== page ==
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Catholic News Service Movie Reviews


The Boss
By John Mulderig

NEW YORK (CNS) — “The Boss” (Universal) is obviously intended as a comedy vehicle for its star and co-writer, Melissa McCarthy. Presumably, audiences were meant to be tickled by McCarthy’s brash humour and charmed by insights into her character’s vulnerable side.

Unfortunately, whether she’s blithely exposing her rear end to other members of the cast or working through the emotional problems bred during her childhood in an orphanage, McCarthy’s onscreen persona makes a thorough nuisance of herself. And her ill-organized adventures inspire more grimaces than giggles.

At least the starting point of her fictional biography is an institution presided over by a kindly nun, Sister Aluminata (Margo Martindale). However, as McCarthy’s Michelle Darnell swiftly grows into the famed businesswoman of the title, whatever credit with Catholic viewers the script — penned with director (and real-life husband) Ben Falcone and Steve Mallory — may have momentarily racked up is quickly squandered.

An entrepreneur and motivational speaker, Michelle enjoys a Tony Robbins-like ascent, only to suffer a Martha Stewart-style fall when Renault (Peter Dinklage), an ex-lover-turned-competitor, rats on her for insider trading. In what passes for a recurring joke in this movie, Renault’s real name, which Michelle insists on using, much to the annoyance of the pretentious eccentric himself, is Ronald.

Emerging from prison with her fortune confiscated and her reputation ruined, Michelle is given shelter by her long-suffering former secretary, Claire (Kristen Bell), and forms an uncharacteristic emotional bond with Claire’s preteen daughter, Rachel (Ella Anderson).

After attending — and predictably disrupting — a meeting of Rachel’s Girl Scouts-like youth organization, the Dandelions, Michelle strikes on an idea for a comeback. She’ll create a for-profit rival to the Dandelions, Darnell’s Darlings, as a means of marketing Claire’s outstanding brownies.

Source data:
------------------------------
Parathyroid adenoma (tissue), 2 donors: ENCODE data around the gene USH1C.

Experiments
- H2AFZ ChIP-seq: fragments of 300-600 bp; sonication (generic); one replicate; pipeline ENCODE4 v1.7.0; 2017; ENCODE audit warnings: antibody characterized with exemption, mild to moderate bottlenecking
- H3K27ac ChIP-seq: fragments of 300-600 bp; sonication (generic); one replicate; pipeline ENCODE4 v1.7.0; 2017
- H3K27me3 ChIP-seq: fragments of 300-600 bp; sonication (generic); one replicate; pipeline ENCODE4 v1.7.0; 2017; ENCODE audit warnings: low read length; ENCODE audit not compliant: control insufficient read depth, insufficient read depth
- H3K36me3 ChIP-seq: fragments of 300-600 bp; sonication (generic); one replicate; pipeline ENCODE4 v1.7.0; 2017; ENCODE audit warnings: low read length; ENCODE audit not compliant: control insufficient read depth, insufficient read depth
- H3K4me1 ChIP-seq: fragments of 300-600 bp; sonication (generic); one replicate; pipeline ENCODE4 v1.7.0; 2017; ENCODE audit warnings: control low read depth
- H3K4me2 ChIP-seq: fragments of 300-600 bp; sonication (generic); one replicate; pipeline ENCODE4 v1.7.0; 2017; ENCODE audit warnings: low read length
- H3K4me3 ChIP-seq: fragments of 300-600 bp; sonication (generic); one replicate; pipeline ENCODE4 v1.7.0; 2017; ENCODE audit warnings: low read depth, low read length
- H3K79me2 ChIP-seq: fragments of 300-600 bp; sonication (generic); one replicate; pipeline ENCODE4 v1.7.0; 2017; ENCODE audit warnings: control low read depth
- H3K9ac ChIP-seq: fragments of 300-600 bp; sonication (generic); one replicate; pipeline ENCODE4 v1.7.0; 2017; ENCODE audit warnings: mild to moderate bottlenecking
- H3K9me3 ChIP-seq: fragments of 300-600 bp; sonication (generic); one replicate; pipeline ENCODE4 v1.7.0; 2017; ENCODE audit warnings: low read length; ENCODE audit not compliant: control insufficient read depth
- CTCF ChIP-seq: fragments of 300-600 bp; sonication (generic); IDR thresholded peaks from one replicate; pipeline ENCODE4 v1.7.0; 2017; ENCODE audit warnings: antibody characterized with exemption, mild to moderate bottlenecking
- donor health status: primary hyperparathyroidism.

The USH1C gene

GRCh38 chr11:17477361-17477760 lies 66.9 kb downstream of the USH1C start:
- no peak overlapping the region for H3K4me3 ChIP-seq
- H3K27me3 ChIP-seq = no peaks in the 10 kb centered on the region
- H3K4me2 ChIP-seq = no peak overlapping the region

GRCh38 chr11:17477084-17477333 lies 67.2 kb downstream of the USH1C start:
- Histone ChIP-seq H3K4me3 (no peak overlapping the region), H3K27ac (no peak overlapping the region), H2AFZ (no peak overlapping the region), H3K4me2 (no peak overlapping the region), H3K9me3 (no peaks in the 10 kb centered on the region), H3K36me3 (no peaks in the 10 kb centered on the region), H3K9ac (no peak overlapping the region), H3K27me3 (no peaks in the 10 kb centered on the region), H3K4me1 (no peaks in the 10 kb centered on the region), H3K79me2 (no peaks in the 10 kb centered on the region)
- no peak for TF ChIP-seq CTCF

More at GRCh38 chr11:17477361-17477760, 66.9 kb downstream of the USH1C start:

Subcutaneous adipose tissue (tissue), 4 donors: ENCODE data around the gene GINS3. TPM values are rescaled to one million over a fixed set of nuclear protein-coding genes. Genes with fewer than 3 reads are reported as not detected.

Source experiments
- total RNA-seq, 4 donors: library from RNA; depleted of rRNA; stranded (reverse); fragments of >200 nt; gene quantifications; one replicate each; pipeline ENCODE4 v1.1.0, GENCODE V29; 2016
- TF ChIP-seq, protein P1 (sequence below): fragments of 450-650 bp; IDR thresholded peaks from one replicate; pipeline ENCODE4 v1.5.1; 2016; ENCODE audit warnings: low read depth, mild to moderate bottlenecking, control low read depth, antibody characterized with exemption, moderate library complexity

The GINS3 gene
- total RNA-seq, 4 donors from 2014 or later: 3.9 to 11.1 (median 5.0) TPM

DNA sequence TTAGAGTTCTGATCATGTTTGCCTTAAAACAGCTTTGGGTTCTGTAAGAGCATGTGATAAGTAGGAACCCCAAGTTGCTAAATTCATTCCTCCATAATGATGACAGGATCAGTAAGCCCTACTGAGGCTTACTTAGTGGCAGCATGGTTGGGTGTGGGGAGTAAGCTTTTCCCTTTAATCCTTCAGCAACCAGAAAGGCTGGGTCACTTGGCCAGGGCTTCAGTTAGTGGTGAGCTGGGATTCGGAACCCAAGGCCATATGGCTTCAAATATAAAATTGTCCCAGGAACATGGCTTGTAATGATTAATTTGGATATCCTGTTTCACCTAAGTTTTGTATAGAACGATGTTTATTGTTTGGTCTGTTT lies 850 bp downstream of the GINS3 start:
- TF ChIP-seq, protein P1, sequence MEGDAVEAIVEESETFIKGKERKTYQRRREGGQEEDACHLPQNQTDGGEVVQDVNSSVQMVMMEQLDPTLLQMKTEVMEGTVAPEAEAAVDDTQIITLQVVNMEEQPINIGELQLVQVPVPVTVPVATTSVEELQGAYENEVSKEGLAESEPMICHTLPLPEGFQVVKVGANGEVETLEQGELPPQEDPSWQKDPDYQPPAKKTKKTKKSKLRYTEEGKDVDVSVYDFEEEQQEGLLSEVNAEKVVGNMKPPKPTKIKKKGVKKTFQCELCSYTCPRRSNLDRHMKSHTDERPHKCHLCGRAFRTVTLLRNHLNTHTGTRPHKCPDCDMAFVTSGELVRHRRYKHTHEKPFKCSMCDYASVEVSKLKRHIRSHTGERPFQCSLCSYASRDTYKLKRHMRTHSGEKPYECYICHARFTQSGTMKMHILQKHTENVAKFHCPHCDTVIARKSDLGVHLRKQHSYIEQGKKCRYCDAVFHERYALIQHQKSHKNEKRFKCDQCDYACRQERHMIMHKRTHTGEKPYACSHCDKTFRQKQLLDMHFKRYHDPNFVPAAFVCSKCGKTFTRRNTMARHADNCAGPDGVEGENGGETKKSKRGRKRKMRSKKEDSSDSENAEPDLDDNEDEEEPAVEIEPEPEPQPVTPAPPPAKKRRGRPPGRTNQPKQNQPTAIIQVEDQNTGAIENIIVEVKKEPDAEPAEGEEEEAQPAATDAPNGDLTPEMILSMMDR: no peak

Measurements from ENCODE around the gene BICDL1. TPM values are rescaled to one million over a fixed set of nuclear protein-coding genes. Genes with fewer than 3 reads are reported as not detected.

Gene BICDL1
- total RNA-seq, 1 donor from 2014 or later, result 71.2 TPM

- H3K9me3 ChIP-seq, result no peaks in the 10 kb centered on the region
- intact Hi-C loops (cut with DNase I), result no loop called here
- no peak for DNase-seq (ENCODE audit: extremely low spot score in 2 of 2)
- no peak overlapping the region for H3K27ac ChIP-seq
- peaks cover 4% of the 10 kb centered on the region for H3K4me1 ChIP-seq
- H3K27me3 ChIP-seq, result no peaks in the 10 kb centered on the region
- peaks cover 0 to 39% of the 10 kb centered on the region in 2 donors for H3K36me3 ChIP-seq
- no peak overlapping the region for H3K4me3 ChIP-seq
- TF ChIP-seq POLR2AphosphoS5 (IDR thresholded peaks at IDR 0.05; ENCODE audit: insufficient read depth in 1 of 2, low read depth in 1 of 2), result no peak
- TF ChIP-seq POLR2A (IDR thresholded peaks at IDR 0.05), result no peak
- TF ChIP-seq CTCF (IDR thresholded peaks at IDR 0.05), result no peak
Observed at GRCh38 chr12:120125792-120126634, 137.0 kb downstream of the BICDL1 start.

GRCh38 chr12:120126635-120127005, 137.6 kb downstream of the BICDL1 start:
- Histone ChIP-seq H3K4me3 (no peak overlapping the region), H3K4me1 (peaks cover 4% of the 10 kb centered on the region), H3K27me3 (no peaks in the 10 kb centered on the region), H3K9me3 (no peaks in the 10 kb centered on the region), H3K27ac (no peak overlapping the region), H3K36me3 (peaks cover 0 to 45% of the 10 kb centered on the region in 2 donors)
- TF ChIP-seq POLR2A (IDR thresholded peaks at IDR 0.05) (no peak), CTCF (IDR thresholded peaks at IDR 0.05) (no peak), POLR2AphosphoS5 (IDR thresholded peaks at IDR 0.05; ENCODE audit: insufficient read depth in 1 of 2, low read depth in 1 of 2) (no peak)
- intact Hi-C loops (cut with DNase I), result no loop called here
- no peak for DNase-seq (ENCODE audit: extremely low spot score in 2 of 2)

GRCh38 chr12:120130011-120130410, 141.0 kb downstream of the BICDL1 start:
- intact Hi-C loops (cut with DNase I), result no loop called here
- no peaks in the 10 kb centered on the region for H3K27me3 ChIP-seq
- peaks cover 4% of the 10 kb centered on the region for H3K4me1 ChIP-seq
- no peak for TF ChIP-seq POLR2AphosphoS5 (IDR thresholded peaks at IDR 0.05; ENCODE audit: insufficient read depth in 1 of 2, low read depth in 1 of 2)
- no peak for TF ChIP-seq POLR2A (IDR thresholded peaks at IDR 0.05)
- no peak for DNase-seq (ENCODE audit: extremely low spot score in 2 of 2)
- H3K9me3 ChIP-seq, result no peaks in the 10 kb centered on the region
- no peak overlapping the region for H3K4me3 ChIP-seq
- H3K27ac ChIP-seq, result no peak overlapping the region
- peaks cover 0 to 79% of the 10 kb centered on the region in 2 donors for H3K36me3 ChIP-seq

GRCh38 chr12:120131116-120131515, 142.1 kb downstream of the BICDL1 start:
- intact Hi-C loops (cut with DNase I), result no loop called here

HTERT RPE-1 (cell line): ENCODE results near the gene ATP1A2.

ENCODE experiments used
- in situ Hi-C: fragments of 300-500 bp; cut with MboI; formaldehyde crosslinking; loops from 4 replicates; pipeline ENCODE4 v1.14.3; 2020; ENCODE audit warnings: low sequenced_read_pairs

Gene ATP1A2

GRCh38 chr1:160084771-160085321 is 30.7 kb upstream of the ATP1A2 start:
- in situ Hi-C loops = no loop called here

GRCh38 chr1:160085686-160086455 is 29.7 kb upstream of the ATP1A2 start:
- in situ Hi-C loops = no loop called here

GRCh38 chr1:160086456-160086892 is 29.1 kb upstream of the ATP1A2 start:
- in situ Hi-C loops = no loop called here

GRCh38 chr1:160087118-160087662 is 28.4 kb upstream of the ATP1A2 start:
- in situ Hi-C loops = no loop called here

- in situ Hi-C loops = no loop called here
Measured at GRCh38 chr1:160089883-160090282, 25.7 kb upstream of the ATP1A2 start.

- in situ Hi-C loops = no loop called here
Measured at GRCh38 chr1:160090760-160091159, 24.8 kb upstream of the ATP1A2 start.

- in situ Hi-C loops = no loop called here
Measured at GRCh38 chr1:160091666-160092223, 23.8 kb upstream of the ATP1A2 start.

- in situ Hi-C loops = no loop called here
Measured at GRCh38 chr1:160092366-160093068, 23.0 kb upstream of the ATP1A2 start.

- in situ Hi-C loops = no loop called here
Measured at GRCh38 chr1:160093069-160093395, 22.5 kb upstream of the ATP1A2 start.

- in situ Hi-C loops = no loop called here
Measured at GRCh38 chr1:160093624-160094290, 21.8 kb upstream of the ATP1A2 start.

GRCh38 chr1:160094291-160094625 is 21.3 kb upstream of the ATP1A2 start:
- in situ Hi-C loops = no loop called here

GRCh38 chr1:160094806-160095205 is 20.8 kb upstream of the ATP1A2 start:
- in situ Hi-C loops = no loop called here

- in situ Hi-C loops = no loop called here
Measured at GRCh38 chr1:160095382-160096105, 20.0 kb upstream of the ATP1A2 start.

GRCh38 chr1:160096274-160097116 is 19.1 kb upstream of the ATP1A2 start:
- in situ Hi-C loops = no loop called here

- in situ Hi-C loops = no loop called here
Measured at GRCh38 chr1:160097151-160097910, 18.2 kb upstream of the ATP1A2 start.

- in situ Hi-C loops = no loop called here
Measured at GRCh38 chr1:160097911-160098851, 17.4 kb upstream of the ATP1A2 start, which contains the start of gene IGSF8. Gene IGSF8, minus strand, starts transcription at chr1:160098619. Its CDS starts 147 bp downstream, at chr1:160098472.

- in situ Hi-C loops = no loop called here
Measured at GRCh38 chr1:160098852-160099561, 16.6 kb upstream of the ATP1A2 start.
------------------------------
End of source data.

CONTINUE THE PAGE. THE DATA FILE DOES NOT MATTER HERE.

Dead-end subplots and trashy humour alternate with failed attempts at a more serious tone as Michelle’s scheme advances.

A large-scale catfight, an awkward discussion with Rachel about the fact that Claire’s boyfriend, Mike (Tyler Labine) had a sleepover with Mommy, as well as Michelle’s wholesale lack of modesty are all passed off as fodder for smiles. And there’s some gravely intended pseudo-feminist babble about how the Dandelions only prepare girls to be housewives but the Darlings will equip them for a career.

But you’ll likely forget that bit as soon as Renault starts threatening Michelle’s life ... with a Samurai sword ... on the rooftop helipad ... of his skyscraper headquarters. As Rachel’s real-life peers like to say, “Whatever.”

The film contains much slapstick violence, pervasive vulgar humour, drug use, an implied premarital encounter and relentless rough and crude language. The Catholic News Service classification is O — morally offensive. The Motion Picture Association of America rating is R — restricted. Under 17 requires accompanying parent or adult guardian.
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Mulderig is on the staff of Catholic News Service.
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Hardcore Henry
By John P. McCarthy

NEW YORK (CNS) — The obscenely violent sci-fi action flick “Hardcore Henry” (STX) is presented entirely from the point of view of the title character, a man whose scientist wife, Estelle (Haley Bennett), brings him back to life as a cyborg.

Aided by a cagy stranger named Jimmy (Sharlto Copley), Henry then spends the duration of the Moscow-set picture battling — that is, slaughtering — assailants led by Akan (Danila Kozlovsky), a malevolent industrialist with telekinetic powers who kidnaps Estelle.

The fact that no actor is credited with playing the role of Henry is telling. Henry is mute and consequently doesn’t deliver any lines that might help flesh out the character.

Yet the main reason he doesn’t add up to a bona fide protagonist is that very little humanity is discernible in the character. The small helmet-mounted cameras used to shoot the film substitutes for a lead persona; and the three cinematographers can therefore be considered the stars of the movie.

The vision they execute belongs to screenwriter and director Ilya Naishuller, who expands upon a viral music video he made for his punk rock band. The novelty of Naishuller’s decision to shoot the unrelenting onslaught exclusively through the eyes of Henry quickly wears off however. And the frenetic pacing and glibly humorous tone that he strikes aren’t enough to make “Hardcore Henry” seem anything other than tedious and dispiritingly disposable.

Viewers who can tolerate the jittery, potentially nauseating technique will be left to confront its bloody content, which includes close-up depictions of death and dismemberment by multiple methods.

For all the gory chaos and commotion, “Hardcore Henry” is a very dull movie. Even its appeal for those seeking maximum adrenaline is likely to be short-lived.

The film contains a near-constant stream of extremely graphic violence, frequent drug use, strong sexual content, including several perverse situations and much upper female nudity as well as pervasive profane, rough and crude language. The Catholic News Service classification is O — morally offensive. The Motion Picture Association of America rating is R — restricted. Under 17 requires accompanying parent or adult guardian.
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John P. McCarthy is a guest reviewer for Catholic News Service.

Copyright (c) 2016 Catholic News Service/U.S. Conference of Catholic Bishops